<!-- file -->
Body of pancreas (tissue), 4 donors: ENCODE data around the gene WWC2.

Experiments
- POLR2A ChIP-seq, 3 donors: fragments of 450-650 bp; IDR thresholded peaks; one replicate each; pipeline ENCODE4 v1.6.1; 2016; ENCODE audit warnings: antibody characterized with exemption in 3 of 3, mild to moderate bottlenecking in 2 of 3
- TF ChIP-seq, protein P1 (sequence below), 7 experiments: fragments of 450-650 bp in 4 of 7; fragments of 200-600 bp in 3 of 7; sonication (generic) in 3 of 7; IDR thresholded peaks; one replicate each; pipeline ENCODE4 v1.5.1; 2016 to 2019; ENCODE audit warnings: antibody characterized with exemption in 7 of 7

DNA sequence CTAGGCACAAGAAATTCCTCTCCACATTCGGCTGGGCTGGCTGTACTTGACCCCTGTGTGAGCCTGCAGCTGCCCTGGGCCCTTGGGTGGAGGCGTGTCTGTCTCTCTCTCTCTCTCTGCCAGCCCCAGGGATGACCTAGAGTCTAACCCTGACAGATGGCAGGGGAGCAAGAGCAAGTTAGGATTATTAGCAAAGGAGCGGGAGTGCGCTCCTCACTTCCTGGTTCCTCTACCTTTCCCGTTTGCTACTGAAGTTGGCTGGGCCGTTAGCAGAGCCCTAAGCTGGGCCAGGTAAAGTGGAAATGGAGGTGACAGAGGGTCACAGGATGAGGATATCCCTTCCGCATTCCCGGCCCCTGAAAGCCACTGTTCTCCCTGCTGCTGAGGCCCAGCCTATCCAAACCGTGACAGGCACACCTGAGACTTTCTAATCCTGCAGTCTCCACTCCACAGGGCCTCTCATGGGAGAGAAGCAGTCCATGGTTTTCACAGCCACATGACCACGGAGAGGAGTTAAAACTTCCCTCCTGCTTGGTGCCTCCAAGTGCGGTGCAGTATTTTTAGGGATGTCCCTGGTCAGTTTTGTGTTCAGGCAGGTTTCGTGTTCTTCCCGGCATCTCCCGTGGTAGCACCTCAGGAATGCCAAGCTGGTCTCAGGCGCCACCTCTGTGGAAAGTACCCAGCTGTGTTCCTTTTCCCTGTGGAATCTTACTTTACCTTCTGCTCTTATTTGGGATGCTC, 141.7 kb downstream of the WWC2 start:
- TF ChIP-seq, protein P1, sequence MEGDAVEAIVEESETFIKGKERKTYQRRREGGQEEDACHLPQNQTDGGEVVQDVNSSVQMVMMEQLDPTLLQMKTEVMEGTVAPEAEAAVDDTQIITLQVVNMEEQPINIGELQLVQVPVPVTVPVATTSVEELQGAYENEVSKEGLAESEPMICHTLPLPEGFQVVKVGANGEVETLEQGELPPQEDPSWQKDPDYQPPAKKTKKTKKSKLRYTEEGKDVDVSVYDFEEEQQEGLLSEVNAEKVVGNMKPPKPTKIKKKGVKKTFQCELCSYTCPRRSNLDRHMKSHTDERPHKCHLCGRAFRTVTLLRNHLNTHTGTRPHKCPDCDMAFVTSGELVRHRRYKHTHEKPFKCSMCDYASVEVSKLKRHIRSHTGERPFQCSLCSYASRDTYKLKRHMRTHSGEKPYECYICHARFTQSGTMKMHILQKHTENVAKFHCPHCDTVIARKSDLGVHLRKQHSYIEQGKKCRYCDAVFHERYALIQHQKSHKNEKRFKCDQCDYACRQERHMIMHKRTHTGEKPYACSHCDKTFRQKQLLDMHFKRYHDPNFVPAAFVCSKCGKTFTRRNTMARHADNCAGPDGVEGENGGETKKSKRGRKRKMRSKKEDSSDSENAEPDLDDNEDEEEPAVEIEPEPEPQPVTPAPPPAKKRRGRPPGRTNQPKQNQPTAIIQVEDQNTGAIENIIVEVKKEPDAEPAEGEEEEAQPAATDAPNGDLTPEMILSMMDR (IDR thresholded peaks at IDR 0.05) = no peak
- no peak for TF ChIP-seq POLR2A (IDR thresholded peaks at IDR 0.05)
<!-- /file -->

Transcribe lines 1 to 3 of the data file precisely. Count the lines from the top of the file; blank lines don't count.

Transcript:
Body of pancreas (tissue), 4 donors: ENCODE data around the gene WWC2.

Experiments
- POLR2A ChIP-seq, 3 donors: fragments of 450-650 bp; IDR thresholded peaks; one replicate each; pipeline ENCODE4 v1.6.1; 2016; ENCODE audit warnings: antibody characterized with exemption in 3 of 3, mild to moderate bottlenecking in 2 of 3